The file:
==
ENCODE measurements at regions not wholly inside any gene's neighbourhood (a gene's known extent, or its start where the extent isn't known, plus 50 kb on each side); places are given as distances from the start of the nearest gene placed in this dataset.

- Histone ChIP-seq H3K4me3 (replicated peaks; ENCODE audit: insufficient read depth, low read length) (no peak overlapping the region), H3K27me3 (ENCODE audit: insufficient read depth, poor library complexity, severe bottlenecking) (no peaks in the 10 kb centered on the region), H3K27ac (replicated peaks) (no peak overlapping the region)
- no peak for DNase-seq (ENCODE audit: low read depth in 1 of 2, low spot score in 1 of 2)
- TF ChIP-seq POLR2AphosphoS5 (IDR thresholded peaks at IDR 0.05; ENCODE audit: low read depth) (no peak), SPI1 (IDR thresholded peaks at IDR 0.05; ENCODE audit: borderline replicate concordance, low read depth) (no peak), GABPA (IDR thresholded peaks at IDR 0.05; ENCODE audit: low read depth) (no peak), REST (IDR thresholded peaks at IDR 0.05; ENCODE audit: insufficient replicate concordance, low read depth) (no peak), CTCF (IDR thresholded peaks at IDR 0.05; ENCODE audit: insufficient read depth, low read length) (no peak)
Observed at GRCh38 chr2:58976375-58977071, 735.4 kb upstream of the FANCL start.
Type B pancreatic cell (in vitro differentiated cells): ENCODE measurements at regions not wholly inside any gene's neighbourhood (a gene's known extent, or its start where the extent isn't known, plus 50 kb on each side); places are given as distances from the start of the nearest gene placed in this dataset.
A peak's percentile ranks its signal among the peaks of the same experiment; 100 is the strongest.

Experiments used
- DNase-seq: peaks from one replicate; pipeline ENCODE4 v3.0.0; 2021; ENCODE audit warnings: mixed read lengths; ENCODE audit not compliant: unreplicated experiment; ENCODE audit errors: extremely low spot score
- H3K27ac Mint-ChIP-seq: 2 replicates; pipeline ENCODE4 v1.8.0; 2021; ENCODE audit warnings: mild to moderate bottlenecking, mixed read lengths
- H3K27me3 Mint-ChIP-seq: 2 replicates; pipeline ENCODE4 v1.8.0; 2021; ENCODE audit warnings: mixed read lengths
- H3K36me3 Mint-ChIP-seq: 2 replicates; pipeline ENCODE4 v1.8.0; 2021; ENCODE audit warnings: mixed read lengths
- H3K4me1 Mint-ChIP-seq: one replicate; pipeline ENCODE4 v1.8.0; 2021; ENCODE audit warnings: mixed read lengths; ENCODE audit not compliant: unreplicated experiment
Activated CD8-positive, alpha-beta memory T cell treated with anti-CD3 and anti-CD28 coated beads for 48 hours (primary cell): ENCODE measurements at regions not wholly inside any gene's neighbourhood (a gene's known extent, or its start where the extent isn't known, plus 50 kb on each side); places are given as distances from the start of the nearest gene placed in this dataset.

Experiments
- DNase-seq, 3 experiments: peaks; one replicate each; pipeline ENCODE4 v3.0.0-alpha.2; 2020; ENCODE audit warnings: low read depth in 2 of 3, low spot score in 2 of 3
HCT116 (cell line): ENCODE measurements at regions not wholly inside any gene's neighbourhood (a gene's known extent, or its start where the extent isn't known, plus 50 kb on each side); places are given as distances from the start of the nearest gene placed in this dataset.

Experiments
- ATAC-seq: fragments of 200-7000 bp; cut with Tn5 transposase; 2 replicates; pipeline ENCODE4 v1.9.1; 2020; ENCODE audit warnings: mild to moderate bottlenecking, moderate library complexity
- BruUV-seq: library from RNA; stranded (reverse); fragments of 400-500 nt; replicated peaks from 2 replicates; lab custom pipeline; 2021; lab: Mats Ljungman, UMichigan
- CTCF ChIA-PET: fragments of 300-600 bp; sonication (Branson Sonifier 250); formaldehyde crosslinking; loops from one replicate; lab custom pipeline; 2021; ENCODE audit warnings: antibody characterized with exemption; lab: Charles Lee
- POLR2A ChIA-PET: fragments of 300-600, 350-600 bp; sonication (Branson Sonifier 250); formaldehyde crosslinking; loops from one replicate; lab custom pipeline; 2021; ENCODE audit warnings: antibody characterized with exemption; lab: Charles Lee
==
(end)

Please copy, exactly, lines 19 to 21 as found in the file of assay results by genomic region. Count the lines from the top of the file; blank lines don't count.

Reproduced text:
- ATAC-seq: fragments of 200-7000 bp; cut with Tn5 transposase; 2 replicates; pipeline ENCODE4 v1.9.1; 2020; ENCODE audit warnings: mild to moderate bottlenecking, moderate library complexity
- BruUV-seq: library from RNA; stranded (reverse); fragments of 400-500 nt; replicated peaks from 2 replicates; lab custom pipeline; 2021; lab: Mats Ljungman, UMichigan
- CTCF ChIA-PET: fragments of 300-600 bp; sonication (Branson Sonifier 250); formaldehyde crosslinking; loops from one replicate; lab custom pipeline; 2021; ENCODE audit warnings: antibody characterized with exemption; lab: Charles Lee